Shockwaves as IATA cargo chief Glyn Hughes announces he is to leave
Glyn Hughes, head of IATA Cargo, is to leave his position in January, having applied ...
We are at the tipping point. Technology cannot be ignored – even in old, traditional industries. And while the logistics sector has been much criticised, and disruptors find it an attractive marketplace, in fact, there is a lot going on – in many different directions.
Do not underestimate the ability of this industry to adapt to new conditions.
A younger generation of managers expect greater use of technology; an older generation of managers can see the benefits in predictive analytics, big data, AI, blockchain, drones and robotics – to name but a few of the innovative initiatives on the market now.
For individual logistics firms, the very breadth of this activity is a dilemma. Few have the resources to deal with all of these elements, so they are forced to determine which strands to pursue and which to set aside.
For most, digitisation is the most likely initial target – customers increasingly expect this, it promises benefits sooner than artificial intelligence or drones, and it is the basis for a number of other avenues, such as data analytics.
Agility, for example, has founded Shipafreight, its own digital forwarding platform, fully integrated with its offline platform. It has, according to CEO Toby Edwards, become “more of a technology company that does logistics, that is embedding digital capabilities into its DNA.”
But it’s not just forwarders welcoming the digital world. IATA, the airline association, on behalf of its members is working to modernise the industry. Delivering standards has always been its core business – and data is key to that. But IATA has also championed new ideas – its Innovation Awards feted a Kenya-based traffic management system for drones; AI is high on the agenda; and it is holding an event in October with a drones lab, among other topics.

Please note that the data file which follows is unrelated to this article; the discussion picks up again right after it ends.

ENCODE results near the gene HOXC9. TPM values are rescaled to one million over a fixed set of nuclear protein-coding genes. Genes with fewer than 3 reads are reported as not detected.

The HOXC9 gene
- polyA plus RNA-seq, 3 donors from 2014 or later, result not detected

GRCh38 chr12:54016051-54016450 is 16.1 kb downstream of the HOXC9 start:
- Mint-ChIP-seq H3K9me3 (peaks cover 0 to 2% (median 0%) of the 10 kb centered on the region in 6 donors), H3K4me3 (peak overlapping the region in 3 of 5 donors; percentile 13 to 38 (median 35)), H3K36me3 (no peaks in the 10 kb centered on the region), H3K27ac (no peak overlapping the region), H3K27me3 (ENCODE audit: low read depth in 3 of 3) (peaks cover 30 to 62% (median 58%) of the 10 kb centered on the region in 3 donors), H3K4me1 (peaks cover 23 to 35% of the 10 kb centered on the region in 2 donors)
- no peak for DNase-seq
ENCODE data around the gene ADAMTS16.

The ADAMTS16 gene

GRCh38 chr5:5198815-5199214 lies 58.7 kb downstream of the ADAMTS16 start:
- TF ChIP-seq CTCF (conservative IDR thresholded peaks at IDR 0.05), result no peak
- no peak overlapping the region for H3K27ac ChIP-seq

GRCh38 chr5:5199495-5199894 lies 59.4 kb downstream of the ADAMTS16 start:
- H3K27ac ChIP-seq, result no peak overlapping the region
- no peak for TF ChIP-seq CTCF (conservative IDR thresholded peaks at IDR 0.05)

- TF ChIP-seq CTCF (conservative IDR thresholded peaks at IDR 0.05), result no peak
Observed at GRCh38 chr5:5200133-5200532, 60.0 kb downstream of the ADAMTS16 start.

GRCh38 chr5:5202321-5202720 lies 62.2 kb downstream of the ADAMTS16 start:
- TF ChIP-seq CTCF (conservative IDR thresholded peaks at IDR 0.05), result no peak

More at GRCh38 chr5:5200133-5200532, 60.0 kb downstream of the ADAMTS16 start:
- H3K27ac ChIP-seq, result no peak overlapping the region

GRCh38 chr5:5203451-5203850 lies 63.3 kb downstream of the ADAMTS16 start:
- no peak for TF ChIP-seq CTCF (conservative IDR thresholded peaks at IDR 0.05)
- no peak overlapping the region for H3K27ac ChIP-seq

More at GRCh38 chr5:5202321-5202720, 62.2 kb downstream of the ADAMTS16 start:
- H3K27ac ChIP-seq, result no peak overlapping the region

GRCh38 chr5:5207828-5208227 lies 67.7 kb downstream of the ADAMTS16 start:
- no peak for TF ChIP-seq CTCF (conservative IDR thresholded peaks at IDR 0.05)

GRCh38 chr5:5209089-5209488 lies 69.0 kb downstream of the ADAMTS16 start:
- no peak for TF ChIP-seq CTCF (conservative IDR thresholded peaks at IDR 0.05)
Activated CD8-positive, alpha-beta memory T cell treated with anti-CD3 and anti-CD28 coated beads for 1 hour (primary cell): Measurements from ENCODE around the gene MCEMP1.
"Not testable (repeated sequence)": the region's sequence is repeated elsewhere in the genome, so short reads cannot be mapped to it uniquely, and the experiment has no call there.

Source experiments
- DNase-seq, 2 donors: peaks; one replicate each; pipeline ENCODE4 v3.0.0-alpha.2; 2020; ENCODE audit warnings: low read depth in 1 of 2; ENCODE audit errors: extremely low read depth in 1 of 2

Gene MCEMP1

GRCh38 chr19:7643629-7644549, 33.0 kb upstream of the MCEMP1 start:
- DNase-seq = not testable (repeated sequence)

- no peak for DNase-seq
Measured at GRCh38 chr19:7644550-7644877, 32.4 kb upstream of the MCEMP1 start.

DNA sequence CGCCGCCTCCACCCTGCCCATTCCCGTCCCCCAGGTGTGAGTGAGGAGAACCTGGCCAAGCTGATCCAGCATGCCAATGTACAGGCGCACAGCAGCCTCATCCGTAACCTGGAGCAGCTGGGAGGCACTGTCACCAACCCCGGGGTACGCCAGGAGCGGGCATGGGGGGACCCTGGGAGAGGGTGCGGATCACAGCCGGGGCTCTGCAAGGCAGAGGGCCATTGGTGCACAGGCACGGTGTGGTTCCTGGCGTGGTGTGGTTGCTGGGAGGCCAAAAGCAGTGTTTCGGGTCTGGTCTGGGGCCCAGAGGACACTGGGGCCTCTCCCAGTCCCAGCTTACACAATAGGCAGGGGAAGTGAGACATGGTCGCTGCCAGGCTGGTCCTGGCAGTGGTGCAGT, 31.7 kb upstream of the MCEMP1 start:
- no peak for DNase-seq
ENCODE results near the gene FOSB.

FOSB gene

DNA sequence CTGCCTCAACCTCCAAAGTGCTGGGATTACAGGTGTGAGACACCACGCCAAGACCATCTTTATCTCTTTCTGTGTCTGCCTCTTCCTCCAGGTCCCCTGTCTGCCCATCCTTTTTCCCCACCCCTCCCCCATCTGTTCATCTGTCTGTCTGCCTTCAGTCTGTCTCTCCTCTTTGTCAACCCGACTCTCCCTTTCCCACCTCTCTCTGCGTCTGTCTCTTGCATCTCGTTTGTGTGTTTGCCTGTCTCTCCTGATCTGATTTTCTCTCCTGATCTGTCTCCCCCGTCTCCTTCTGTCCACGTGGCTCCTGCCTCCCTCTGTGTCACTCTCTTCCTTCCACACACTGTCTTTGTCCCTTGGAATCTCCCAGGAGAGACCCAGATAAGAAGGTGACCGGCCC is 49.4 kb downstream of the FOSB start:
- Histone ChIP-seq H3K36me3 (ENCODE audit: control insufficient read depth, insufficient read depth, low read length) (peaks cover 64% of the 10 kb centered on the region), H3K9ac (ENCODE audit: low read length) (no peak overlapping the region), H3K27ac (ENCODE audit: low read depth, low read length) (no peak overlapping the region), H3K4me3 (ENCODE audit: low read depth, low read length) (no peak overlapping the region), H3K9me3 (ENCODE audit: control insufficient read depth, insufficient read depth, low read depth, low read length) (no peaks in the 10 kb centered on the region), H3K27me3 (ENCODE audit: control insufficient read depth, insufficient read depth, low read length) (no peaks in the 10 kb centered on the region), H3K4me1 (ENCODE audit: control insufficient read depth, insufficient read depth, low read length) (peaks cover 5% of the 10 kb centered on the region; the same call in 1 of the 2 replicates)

Paperless initiatives and supply chain excellence, two threads that are driving IATA, are also at the top of Amsterdam Airport Schiphol’s agenda. Its Smart Cargo Mainport Programme is an industry-leading initiative designed to improve cargo flows. From flowers to forwarding documents, from data connectivity to drivers, it marks a “revolution”.
And then there is blockchain – the technology that lends itself well to supply chain management, security and data flows. And now it is the foundation for a ‘smart bill of lading’, and smart contracts. Developed by CargoX, it offers significant time and cost savings, and more secure transactions. Next up for the company is a smart letter of credit.
And have you met C3-XPO yet? The little robot can detect people and cars, fires and licence plates, so has roles in safety and security. And another XPO robot can handle up to 60,000 packages in a day, working at XPO’s Mars facility, picking and packing.
There is a plethora of innovation from across the logistics sector.
So don’t be discouraged by the headlines suggesting new disruptive companies will take over logistics. In fact, both old and new are working together to make logistics one of the most exciting industries to be in.
Find out more in our Loadstar LongRead: Technology and Innovation